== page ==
Learning a second language. Today it is essential to learn a second language because every day other languages are used in almost all areas of knowledge and human development. In the educational field, learning another language is necessary for students because it could become students that are competitive and this will help them to research and study from different sources. Not only is important when it comes to the academic field but to survive abroad as a means of communication and interaction with other cultures throughout the world. Learning languages allows enriching life experience, creating new ideas, to exercise the brain, gain benefit from the world's cultural diversity and improve the professional prospects considerably.
The second language learners will be able to learn the rules of the language effectively when the learners have enough time for it. 2. Focus on Form. The highlight of the language is that an effective monitoring requires an enough time. But if there is not enough time, students need to focus on the patterns of the language usage or careful about the accuracy of the language pattern essentially.
Abstract Learning second language is like a nightmare for everybody. Even we afraid of it, we want to know the second language utterly, either fluency of speaking or using appropriate vocabulary. From the past to the present, there are lots of techniques or approaches to learn the second language in the best way. As we know that culture is the integral part of the language. So, in order to be successful in learning, we have to understand and know the target culture.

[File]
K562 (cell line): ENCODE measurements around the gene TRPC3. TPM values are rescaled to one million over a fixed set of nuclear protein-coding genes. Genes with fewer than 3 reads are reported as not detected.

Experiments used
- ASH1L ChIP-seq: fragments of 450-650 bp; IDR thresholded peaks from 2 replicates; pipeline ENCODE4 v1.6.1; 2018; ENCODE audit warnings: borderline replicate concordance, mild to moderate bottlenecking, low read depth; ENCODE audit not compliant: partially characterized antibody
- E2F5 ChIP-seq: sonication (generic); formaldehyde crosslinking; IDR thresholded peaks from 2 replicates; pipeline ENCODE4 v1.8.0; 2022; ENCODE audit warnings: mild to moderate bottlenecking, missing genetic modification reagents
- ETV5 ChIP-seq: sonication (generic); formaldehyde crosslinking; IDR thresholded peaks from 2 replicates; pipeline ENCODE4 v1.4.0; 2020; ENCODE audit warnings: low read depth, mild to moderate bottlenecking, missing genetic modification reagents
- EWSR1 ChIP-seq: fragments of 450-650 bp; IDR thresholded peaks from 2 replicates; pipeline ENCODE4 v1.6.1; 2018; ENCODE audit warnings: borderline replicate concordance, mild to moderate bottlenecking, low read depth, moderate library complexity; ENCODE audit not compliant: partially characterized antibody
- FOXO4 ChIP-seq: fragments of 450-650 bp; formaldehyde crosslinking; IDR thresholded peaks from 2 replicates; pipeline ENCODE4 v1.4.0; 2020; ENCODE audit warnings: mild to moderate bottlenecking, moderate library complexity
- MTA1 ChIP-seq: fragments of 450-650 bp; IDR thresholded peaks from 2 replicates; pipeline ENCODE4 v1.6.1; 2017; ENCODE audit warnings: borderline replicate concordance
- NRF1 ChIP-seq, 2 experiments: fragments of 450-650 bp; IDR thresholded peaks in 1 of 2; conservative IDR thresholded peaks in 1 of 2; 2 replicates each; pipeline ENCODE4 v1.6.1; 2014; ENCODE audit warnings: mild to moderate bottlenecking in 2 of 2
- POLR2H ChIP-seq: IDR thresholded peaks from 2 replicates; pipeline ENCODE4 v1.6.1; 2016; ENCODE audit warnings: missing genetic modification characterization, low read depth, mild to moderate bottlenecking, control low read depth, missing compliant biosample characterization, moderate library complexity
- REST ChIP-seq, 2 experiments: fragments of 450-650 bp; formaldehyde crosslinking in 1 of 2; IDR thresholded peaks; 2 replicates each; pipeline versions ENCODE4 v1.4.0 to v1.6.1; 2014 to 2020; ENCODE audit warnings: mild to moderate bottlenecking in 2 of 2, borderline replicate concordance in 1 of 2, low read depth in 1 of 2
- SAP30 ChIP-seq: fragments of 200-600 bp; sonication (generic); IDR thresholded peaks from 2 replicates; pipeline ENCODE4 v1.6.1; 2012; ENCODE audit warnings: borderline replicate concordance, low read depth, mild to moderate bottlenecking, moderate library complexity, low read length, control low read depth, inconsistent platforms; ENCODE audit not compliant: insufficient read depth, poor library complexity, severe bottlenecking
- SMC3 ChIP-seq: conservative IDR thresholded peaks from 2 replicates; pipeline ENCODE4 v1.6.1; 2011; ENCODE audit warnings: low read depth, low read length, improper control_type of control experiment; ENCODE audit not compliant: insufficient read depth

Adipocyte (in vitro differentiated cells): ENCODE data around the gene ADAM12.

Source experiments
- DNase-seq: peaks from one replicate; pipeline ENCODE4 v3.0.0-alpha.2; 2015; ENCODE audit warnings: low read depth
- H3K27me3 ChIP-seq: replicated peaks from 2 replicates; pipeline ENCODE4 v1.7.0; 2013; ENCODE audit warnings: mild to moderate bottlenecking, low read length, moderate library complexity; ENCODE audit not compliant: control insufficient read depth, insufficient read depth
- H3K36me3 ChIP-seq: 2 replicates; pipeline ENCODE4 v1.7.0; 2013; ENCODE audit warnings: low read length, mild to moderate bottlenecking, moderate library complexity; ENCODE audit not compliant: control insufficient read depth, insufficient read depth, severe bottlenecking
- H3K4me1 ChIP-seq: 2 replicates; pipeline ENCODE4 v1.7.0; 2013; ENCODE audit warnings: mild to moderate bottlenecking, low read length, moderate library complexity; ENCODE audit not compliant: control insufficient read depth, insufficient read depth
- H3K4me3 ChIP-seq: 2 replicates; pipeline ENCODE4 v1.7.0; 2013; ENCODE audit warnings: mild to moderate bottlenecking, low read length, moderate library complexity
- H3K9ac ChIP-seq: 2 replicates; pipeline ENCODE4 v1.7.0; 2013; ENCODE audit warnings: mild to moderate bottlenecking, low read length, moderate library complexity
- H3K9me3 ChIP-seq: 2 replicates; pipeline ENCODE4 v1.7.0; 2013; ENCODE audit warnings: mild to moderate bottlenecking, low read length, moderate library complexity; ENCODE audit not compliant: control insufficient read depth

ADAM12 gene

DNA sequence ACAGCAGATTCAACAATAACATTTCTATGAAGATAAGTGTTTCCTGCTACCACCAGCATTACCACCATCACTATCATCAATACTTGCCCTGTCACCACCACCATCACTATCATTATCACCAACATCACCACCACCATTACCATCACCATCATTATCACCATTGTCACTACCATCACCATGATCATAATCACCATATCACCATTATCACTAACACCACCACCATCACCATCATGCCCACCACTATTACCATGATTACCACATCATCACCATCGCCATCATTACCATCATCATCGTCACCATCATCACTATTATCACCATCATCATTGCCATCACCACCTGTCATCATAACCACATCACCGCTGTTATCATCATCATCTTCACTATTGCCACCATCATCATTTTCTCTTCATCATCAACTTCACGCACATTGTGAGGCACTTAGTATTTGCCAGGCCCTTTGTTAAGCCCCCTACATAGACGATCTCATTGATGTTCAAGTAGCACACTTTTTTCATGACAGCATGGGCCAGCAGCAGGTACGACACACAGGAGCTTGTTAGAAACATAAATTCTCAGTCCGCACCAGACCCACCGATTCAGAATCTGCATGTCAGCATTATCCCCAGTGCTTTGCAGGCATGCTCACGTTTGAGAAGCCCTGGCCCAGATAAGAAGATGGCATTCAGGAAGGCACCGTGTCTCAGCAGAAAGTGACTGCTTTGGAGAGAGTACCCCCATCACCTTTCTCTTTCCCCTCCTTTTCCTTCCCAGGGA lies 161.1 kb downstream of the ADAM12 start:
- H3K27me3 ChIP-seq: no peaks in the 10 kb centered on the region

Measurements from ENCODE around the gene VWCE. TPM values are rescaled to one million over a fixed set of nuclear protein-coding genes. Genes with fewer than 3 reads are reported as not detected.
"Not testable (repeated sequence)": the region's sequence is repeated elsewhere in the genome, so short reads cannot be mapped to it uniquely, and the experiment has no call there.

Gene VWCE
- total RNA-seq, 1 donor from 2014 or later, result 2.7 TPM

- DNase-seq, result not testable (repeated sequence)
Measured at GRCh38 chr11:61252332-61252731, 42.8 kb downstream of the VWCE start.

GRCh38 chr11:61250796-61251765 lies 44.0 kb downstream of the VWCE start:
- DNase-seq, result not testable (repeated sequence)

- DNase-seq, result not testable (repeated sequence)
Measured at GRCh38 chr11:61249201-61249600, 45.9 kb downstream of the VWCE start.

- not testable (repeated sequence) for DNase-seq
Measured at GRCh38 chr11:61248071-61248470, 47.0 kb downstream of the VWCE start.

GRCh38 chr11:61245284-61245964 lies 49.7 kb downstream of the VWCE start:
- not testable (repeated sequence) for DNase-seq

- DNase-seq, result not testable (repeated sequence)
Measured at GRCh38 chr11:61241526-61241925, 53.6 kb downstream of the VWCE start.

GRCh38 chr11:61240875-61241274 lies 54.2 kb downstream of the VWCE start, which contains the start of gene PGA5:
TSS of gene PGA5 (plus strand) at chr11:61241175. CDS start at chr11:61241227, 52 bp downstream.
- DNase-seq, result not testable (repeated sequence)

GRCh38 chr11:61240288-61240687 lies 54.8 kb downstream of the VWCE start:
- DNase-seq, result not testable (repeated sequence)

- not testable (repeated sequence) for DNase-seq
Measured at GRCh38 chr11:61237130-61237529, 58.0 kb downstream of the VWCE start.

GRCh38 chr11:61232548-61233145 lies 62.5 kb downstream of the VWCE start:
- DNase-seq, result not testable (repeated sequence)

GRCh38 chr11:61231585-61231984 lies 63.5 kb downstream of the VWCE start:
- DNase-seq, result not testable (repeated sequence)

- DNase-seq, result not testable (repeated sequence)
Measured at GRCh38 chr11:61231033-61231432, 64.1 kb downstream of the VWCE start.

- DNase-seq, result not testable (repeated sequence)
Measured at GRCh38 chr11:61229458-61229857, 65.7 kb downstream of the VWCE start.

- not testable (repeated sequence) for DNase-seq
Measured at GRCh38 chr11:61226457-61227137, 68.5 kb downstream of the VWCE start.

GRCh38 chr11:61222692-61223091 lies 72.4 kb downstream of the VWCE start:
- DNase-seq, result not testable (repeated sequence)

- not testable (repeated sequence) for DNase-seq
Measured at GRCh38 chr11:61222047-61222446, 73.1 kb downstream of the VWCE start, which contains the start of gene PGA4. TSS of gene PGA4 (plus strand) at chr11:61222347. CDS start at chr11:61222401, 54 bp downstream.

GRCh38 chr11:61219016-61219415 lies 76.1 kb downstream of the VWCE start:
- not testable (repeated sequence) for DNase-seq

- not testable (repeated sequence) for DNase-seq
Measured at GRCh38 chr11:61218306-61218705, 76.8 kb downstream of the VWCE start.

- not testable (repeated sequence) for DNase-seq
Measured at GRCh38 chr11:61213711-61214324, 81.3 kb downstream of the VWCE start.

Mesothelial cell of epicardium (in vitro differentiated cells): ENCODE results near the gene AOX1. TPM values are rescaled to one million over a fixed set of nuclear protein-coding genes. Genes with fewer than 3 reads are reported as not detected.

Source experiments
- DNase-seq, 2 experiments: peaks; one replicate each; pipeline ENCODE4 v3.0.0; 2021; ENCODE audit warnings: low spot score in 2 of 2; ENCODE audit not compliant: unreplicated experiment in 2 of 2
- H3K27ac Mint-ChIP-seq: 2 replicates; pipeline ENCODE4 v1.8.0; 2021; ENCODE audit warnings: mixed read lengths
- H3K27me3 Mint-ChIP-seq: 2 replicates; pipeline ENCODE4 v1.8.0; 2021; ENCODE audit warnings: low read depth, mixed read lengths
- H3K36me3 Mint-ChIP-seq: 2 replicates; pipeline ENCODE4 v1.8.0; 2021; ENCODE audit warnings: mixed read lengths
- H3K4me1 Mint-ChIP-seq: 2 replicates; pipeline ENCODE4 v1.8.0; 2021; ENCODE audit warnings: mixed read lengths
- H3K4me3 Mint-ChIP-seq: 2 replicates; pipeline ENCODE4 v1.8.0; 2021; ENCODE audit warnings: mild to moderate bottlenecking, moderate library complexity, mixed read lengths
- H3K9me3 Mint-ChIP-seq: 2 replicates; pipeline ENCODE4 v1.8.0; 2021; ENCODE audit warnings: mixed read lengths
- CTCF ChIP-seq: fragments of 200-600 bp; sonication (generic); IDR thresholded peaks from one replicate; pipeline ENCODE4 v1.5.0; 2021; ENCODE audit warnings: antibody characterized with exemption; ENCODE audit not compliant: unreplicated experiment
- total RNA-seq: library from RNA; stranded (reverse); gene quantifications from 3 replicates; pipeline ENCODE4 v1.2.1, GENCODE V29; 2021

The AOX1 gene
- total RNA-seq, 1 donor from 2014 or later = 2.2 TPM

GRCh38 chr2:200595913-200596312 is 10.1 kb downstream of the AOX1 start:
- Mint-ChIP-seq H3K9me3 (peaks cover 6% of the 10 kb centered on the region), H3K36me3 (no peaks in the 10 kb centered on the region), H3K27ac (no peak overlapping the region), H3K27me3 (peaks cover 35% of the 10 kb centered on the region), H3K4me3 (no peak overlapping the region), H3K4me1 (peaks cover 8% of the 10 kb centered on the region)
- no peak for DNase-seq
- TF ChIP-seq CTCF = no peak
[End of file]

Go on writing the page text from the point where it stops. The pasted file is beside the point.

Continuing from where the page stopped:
“Empirical studies also show that some immigrant parents sometimes fail to implement effective bilingual education because they firstly, are unable to keep speaking continuously at home out of habits when living in a foreign country; secondly, they fail to push hard enough for education; and thirdly, they try to help but do not know how” (Fan-Wei 115). Often times when children start going to a new school and make new friends, they get used to talking in the language spoken at school (their non-native language). Therefore, when a student starts learning a new language, they tend to practice it as much as possible and start talking to everyone they know in the new language. This causes the child to not speak enough of their mother tongue and eventually forget how to read and write it. On the other hand, parents may fail to make the effort to teach the child their native language because they are so focused on having their child and themselves excel at the new language.
The questionable and ambiguous nature surrounding the notion that children play an active role in acquiring language has been debated by many theorists of different perspectives. These three perspectives include the learning view, the nativist view and the interactionist view. In this essay I will discuss each perspective with reference to psychological theories and research that relates to each view. The learning perspective of language acquisition suggests that children acquire language through imitation and reinforcement (Skinner, 1957). The ideology behind this view claims that children develop language by repeating utterances that have been praised by their parent, therefore gaining a larger vocabulary and understanding of phrases over